Here I will honor how little I know, though I was in the room where it happened. I held tissues and hair back as she cried endlessly trying to figure out if love usurped identity — if there was room for both of them too. For both of them to feel whole. For both to be honored and seen and happy and I was there, draining surgical wounds and cleaning house when my girl’s now husband went through top surgery. I was there when they fought — both equally filling my DMs with words of conflict, both trusting me for the cure.
To say I loved this girl with my whole heart would be a lie. My whole heart, at many times, was tucked in the corner to allow hers to better shine. Her last name was celestial. Her whole being is.
Ok. Deep breath. I am trying to grieve but also to let go. It’s been a year of loss. A year of hurt. She’s stolen my art and my friends. She’s turned people against me, rejected my gifts, refused to attempt conversation, much less reconciliation. In a year’s time I’ve had a cancer scare and surgery myself, a dad’s cancer diagnosis, a mother’s remission, a brother’s arrest and criminal charges. I’ve fostered a teenager, embraced sobriety, become a writer, been elected to the Board of my local Equality Center, traveled to Asia and the Middle East, started running, cried. For a good part of the year she had blocked me on social media, inexplicably, and then perhaps drunkenly texted on occasion to let me know she missed me. When I attempted to engage, asked for a chance to talk it out, she ghosted me again and again. See? I try and tell myself how much better off I am without her. But nothing sparkles as much without her light.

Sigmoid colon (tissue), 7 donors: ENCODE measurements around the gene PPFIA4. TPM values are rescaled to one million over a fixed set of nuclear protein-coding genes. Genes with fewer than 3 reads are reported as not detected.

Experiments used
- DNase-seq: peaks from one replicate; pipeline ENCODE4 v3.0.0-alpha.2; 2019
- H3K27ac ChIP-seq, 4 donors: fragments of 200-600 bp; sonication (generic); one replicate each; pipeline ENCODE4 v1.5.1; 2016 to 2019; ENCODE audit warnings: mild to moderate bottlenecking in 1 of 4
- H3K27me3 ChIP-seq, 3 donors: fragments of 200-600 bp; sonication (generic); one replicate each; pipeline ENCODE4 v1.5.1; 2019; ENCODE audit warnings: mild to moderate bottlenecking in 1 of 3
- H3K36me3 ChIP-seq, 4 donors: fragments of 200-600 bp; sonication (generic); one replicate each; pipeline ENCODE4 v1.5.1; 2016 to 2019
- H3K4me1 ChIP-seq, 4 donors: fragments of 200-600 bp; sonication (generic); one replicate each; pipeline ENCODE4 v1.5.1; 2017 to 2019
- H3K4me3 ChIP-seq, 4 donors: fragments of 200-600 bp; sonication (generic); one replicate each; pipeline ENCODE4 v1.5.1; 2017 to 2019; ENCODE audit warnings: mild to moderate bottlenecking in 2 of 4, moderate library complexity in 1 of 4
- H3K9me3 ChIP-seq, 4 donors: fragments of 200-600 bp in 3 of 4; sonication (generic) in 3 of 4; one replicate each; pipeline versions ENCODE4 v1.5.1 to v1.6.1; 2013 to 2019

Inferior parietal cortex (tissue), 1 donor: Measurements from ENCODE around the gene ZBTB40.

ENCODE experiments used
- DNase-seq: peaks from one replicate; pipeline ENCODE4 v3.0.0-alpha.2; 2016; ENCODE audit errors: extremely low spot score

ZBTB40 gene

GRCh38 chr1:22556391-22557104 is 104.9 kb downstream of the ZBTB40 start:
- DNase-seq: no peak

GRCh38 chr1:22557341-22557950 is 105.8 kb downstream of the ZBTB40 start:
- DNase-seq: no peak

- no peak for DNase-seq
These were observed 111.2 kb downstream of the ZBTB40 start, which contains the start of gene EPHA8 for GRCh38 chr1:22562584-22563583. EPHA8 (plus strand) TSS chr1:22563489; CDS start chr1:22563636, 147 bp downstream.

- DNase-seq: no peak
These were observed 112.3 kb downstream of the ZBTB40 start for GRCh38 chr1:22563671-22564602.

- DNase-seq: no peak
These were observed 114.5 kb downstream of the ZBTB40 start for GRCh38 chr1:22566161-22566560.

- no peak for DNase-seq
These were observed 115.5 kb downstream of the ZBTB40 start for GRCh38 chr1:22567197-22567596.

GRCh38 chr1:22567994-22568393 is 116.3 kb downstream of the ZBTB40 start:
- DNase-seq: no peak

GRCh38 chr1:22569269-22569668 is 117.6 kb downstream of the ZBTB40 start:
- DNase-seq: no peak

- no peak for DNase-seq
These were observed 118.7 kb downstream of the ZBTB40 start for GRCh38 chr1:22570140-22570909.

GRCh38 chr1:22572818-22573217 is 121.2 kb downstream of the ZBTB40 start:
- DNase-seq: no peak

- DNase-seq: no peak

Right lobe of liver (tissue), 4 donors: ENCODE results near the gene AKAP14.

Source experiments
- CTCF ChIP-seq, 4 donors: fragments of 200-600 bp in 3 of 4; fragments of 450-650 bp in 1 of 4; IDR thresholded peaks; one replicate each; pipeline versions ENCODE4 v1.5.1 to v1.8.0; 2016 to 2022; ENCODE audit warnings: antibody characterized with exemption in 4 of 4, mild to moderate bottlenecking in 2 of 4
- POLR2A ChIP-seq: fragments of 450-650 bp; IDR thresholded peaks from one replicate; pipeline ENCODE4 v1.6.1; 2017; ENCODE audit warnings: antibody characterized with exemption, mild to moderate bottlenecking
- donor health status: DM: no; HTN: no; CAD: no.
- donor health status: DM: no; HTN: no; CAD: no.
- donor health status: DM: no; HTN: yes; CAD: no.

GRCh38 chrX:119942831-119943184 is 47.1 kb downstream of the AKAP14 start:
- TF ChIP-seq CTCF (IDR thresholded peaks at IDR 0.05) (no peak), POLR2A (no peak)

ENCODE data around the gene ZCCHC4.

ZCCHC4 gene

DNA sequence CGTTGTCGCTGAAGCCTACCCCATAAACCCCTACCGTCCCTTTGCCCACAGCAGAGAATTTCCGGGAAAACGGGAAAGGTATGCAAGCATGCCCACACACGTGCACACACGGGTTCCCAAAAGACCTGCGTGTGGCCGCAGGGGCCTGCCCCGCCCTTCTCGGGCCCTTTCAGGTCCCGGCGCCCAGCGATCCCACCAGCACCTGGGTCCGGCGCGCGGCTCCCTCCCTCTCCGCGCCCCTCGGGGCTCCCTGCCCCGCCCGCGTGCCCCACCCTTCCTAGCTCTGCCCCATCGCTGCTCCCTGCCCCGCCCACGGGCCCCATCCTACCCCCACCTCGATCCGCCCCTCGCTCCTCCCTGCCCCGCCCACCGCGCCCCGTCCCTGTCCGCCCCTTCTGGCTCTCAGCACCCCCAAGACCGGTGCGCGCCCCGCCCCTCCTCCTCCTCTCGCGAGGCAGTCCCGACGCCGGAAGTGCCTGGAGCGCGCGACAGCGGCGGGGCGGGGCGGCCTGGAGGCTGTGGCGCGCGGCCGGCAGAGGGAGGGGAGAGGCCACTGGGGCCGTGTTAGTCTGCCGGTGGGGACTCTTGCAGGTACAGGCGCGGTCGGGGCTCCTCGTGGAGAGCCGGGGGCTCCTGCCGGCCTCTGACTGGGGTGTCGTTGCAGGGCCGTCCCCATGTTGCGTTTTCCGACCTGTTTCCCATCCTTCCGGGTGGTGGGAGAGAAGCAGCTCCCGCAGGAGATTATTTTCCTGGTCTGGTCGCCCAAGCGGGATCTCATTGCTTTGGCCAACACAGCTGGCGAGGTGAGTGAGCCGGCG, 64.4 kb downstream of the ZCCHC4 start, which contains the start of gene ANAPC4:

At my birthday last year I threw myself a party in her hometown — so many of her friends had become mine. There, surrounded by my children and husband and her husband and our friends, she’d lashed out at me for communicating with a joint friend of ours, jealous or presenting as jealous, of our connection. Here was where I shrugged off her quick anger as an only child response but here also was where I first really understood that I was secondary, always, to her shine. My understanding of our love kept no records of wrong but when I counted back moments and memories I realized how often I’d held her and how seldom she’d held me. A birthday spent sad and hurt by her insistence that I “give her this one thing,” — a relationship with the girl she thought I was trying to steal by simply being me — reminded me that as much as I was warmed by her fire, it carries an ever present danger of burning. First degree. Third degree. Full explosion. Combustion. The fiery end.